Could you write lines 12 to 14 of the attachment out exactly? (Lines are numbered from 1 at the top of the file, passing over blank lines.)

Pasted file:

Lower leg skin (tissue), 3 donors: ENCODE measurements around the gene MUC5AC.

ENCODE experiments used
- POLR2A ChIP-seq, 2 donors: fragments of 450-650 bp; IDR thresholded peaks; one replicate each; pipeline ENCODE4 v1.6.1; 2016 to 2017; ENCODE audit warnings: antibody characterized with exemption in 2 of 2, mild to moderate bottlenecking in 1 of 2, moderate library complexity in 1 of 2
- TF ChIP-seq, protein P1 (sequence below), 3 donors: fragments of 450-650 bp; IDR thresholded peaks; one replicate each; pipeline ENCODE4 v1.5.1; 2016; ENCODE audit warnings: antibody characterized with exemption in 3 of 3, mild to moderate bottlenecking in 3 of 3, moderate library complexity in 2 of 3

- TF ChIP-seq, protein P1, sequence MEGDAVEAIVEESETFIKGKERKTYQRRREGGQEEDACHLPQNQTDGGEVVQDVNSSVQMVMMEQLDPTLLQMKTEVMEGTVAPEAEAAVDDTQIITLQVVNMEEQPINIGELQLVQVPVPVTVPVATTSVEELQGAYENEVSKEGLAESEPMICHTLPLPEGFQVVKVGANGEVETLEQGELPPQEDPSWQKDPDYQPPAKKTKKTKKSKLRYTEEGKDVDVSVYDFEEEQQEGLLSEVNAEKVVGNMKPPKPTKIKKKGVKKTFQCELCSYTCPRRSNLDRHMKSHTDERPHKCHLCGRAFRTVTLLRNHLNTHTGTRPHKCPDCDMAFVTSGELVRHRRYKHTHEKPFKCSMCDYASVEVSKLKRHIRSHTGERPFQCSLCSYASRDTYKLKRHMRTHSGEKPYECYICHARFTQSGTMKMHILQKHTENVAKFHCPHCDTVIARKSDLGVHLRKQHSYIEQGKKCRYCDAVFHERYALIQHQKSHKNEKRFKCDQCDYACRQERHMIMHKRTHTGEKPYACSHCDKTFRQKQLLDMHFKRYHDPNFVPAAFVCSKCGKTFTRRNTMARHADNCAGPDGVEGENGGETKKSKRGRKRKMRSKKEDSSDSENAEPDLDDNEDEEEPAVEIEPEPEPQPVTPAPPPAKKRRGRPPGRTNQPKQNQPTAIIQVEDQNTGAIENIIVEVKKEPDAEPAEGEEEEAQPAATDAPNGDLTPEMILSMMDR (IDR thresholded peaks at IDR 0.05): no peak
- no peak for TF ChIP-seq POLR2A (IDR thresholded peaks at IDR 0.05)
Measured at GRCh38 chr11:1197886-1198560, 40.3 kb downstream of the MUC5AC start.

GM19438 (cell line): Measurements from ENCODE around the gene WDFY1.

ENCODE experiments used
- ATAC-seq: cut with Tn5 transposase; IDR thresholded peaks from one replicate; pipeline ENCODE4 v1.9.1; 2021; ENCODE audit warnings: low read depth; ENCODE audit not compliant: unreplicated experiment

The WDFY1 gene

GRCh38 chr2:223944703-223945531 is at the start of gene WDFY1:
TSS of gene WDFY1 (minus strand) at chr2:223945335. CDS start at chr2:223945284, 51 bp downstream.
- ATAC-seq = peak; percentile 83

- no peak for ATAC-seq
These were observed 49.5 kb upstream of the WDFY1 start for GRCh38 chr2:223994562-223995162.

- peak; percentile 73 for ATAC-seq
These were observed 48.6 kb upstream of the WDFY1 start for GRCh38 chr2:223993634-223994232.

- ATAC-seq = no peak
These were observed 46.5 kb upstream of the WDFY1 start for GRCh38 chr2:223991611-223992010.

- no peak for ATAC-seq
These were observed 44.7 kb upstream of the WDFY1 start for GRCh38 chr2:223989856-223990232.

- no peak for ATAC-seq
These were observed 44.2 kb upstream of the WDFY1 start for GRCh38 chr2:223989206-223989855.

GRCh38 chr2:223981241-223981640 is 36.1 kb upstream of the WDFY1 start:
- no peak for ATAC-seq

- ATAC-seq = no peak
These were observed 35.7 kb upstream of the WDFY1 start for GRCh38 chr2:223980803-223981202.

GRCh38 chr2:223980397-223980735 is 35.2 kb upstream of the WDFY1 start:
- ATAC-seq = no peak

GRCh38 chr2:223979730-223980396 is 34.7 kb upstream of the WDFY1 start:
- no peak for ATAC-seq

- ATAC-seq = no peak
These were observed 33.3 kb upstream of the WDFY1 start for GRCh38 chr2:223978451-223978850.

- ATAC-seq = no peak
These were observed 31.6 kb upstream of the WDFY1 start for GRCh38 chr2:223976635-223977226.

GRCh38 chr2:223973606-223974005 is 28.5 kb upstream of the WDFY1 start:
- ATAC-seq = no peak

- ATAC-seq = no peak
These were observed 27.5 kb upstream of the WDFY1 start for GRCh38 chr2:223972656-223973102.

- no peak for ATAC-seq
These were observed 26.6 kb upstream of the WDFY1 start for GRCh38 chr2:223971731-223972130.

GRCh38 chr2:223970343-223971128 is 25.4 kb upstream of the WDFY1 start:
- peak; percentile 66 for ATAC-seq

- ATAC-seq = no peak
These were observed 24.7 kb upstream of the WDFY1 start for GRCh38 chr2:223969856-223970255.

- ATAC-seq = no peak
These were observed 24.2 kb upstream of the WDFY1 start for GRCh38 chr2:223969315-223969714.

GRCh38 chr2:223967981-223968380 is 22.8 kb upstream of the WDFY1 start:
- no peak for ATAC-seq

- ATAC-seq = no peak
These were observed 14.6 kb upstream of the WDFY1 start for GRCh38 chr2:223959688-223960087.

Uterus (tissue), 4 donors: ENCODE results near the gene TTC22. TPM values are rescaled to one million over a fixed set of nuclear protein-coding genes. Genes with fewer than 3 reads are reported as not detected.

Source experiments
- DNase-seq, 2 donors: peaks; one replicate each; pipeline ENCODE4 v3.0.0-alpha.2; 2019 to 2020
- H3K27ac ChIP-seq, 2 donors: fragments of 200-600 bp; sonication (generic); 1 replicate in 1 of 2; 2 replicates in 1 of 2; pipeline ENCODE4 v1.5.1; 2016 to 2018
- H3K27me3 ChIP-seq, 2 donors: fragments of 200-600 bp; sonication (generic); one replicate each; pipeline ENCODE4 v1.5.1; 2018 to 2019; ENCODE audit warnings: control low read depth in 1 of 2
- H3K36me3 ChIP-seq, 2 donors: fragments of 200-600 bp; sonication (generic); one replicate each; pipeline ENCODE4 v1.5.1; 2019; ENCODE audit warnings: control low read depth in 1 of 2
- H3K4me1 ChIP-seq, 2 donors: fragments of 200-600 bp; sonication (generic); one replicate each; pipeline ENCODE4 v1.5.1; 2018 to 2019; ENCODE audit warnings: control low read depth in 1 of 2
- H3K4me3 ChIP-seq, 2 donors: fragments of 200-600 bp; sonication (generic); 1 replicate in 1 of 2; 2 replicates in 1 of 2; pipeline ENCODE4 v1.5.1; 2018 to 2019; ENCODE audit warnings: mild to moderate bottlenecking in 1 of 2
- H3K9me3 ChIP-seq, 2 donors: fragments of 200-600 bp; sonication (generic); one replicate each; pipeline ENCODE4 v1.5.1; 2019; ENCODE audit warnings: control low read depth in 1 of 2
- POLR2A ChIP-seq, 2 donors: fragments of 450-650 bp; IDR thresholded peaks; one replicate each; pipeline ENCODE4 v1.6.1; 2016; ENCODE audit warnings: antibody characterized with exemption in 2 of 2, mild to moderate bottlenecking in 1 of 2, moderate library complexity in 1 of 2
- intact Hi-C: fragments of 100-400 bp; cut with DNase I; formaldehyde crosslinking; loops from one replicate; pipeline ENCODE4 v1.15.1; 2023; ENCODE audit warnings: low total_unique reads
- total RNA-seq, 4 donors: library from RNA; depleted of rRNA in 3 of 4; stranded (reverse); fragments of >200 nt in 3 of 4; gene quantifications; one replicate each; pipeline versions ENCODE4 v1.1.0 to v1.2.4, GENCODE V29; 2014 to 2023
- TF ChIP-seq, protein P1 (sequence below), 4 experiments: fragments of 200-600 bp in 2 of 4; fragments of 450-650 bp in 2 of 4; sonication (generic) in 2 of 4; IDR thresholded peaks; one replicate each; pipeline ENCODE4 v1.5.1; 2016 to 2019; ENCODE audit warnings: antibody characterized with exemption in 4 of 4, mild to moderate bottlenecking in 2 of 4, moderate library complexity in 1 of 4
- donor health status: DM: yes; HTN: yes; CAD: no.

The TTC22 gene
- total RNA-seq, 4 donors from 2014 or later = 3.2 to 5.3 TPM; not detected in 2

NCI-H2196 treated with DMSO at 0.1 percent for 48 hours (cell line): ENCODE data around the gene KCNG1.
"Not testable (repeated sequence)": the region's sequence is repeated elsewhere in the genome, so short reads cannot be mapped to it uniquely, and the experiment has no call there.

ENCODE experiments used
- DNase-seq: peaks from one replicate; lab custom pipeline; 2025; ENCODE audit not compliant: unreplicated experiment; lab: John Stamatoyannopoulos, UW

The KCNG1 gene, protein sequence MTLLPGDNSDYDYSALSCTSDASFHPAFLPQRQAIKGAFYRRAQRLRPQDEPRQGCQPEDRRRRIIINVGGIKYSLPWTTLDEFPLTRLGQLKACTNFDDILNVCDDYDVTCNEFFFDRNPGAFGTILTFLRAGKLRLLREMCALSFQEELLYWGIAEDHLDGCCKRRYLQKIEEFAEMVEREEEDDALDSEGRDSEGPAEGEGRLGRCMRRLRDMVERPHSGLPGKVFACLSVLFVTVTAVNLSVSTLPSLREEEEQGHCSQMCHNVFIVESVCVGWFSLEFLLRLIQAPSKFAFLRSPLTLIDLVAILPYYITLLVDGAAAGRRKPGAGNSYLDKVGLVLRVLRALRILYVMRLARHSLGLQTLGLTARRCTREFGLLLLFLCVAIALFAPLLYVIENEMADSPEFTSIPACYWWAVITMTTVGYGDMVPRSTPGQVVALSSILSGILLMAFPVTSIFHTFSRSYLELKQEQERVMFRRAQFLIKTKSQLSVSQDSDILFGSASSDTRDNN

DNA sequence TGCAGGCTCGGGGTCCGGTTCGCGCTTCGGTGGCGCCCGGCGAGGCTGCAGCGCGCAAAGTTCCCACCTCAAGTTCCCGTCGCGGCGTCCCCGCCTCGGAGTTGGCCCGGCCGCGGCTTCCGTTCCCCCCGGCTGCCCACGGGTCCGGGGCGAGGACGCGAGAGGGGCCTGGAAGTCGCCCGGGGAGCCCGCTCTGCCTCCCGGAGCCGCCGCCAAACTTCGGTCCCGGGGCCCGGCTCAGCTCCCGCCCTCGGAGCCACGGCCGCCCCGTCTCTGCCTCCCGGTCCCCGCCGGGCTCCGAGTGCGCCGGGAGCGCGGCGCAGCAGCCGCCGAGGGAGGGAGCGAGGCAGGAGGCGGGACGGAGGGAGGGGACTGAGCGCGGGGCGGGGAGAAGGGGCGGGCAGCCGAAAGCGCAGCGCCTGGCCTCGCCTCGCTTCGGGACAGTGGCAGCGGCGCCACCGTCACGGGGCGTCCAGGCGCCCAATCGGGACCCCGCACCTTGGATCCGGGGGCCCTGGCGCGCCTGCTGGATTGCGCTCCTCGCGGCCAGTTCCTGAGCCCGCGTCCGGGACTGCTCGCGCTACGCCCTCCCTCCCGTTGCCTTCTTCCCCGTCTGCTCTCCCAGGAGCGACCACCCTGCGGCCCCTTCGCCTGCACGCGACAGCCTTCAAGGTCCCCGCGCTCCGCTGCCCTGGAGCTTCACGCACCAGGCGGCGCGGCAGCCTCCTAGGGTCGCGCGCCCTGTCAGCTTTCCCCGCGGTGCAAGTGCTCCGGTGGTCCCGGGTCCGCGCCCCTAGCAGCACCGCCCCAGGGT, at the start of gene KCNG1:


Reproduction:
GRCh38 chr2:223944703-223945531 is at the start of gene WDFY1:
TSS of gene WDFY1 (minus strand) at chr2:223945335. CDS start at chr2:223945284, 51 bp downstream.
- ATAC-seq = peak; percentile 83